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    Regolith stripping and the control of shallow translational hillslope failure: application of a two-dimensional coupled soil hydrology-slope stability model, Hawke's Bay, New Zealand

    Brooks, Susan and Crozier, M.J. and Preston, N.J. and Anderson, M.G. (2002) Regolith stripping and the control of shallow translational hillslope failure: application of a two-dimensional coupled soil hydrology-slope stability model, Hawke's Bay, New Zealand. Geomorphology 45 (3-4), pp. 165-179. ISSN 0169-555X.

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    Abstract

    Rainfall-triggered regolith landslides constitute a dominant erosional process in New Zealand hill country. Conversion of forest to pasture about 150 years ago decreased the size of event required to trigger slope failure resulting in greater landslide activity. Recent research indicates that shallow landslides then cause progressive regolith stripping with redeposition at the slope base. The exposed bedrock is less permeable than the pre-existing regolith cover and the redeposited soil has a higher unit weight. Hence, alterations in both hydrological and geotechnical conditions result, changing the triggering thresholds for further failure. In this paper three phases of regolith stripping are investigated using a process-based model, to define variations in both the triggering storms as well as the failure mechanisms under these altered hydrological and geotechnical conditions. Over time, as the regolith is stripped progressively upslope, the threshold for slope failure also changes such that the landscape becomes more stable. However, there is a varying sensitivity to storm type for each of the three phases, which adds complexity to the relationship between regolith stripping and slope failure. Model results suggest different hydrological conditions for slope instability, depending on the degree of stripping and redeposition, adding further complexity. Future advances in process-based modelling are required for detailed investigation of temporal changes in landscape susceptibility to slope failure, and uncertainty in both model parameterisation as well as process representation should be emphasised when applying such models to the long term.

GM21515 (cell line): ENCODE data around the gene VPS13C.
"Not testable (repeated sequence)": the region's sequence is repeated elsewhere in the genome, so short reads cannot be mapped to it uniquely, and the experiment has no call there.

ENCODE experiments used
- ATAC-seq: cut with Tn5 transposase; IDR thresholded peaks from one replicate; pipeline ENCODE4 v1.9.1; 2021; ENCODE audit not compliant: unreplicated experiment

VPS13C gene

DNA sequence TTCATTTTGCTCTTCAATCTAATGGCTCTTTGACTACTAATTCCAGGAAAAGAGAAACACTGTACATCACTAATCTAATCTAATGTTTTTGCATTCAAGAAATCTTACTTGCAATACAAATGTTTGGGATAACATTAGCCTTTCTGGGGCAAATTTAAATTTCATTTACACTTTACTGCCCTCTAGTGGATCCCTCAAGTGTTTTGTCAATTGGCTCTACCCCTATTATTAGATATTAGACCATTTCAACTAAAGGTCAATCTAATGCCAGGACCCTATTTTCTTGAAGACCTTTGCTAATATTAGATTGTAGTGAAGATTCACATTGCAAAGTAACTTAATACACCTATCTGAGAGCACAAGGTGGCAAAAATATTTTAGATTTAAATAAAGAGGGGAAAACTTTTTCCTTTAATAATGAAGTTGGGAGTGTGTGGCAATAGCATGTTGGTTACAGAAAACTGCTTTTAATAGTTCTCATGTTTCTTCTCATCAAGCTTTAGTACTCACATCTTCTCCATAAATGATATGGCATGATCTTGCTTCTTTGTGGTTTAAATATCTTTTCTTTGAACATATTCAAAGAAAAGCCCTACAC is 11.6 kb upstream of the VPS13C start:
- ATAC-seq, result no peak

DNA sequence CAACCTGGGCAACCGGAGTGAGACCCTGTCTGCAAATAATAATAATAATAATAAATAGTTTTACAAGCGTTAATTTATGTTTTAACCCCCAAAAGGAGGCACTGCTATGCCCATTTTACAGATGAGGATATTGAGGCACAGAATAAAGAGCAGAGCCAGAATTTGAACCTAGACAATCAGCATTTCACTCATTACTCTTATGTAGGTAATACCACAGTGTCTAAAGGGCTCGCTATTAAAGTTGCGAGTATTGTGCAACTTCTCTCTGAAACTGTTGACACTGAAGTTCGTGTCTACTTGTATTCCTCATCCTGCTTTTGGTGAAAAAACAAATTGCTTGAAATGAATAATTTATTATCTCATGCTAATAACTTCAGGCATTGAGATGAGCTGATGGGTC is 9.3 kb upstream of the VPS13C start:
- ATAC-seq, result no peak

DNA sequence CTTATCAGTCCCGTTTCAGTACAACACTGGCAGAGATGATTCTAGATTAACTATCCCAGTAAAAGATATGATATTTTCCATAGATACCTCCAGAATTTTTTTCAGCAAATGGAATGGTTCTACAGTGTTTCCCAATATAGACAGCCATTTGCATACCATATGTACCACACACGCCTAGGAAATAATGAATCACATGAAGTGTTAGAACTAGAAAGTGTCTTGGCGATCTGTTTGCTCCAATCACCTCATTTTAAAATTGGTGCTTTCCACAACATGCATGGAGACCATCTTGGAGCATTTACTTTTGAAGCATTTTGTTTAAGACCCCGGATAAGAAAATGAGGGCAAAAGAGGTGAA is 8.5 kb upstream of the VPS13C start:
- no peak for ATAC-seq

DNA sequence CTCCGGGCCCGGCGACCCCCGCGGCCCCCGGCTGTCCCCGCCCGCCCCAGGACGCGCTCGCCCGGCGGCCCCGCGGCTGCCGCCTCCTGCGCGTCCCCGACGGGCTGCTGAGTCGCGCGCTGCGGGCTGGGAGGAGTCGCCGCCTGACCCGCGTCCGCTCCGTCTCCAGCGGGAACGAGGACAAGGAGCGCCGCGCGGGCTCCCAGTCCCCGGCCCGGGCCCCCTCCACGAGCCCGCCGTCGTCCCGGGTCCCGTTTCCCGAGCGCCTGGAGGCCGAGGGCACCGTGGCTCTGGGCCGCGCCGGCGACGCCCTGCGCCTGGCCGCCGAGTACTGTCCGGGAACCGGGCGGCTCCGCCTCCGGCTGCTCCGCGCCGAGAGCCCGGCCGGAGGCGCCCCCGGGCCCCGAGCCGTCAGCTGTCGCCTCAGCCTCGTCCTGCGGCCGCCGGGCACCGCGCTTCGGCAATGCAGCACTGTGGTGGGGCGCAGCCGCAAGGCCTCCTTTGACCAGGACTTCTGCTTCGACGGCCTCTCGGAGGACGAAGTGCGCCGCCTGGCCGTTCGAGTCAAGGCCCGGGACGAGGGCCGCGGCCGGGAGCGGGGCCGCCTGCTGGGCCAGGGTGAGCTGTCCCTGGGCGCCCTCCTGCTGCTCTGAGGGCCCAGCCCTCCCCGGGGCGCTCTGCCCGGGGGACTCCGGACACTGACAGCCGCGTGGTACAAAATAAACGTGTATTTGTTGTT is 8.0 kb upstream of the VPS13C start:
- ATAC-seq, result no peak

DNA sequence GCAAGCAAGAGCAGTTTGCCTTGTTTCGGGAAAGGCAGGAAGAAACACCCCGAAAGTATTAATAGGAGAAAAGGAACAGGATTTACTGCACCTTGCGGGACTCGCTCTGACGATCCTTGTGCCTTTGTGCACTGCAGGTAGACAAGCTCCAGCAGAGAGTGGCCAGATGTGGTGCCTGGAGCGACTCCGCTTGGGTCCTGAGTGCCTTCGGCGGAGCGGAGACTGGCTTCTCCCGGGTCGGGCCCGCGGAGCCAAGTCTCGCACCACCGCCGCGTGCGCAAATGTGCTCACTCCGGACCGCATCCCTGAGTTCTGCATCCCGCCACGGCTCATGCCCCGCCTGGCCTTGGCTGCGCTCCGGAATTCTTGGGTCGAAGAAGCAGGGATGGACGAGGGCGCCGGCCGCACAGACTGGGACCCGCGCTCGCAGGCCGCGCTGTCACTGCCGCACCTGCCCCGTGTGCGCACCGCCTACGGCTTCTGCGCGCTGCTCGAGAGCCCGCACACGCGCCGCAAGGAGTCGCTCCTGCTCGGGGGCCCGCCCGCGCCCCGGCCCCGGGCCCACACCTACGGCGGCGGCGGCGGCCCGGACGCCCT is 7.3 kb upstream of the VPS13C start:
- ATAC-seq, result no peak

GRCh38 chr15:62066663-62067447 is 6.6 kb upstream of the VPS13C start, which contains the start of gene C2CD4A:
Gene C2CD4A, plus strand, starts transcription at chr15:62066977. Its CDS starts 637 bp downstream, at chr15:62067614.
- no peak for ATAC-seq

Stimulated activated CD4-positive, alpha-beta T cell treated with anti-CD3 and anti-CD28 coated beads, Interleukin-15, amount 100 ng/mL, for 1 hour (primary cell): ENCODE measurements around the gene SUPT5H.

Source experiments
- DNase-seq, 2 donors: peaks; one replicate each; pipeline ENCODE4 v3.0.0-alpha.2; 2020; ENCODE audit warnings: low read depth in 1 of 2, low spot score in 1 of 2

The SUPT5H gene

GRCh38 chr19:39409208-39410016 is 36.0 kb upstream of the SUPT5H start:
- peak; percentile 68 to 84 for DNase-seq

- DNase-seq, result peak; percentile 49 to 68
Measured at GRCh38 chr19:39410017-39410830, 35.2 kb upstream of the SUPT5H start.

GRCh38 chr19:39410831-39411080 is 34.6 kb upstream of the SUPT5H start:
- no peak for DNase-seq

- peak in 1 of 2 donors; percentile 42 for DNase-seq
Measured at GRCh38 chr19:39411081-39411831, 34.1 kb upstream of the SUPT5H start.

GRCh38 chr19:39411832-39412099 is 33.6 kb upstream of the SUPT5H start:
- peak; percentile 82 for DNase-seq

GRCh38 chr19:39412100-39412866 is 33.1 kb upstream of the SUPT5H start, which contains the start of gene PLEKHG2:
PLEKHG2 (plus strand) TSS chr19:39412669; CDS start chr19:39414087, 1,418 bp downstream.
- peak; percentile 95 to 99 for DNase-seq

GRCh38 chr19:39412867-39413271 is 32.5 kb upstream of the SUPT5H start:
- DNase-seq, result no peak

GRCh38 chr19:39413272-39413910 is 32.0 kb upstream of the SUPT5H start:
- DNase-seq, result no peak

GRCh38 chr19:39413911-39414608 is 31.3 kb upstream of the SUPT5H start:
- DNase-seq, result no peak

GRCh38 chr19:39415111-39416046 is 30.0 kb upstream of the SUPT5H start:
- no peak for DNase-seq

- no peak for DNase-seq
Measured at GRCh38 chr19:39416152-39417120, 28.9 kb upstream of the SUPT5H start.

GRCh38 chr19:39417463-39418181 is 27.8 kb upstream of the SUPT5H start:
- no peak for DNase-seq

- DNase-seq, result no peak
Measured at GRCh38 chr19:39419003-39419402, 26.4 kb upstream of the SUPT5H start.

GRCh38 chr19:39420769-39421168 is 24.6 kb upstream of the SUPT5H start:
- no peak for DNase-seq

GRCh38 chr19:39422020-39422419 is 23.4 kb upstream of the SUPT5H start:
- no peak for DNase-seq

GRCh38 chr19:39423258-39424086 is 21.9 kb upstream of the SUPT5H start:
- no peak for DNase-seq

Metadata

    Item Type: Article
    Keyword(s) / Subject(s): landslides, regolith evolution, hydrology, geotechnical properties, rainstorms
    School: Birkbeck Schools and Departments > School of Social Sciences, History and Philosophy > Department of Geography
    Depositing User: Sarah Hall
    Date Deposited: 03 Nov 2016 08:54
    Last Modified: 03 Nov 2016 08:54
    URI: http://eprints.bbk.ac.uk/id/eprint/16573

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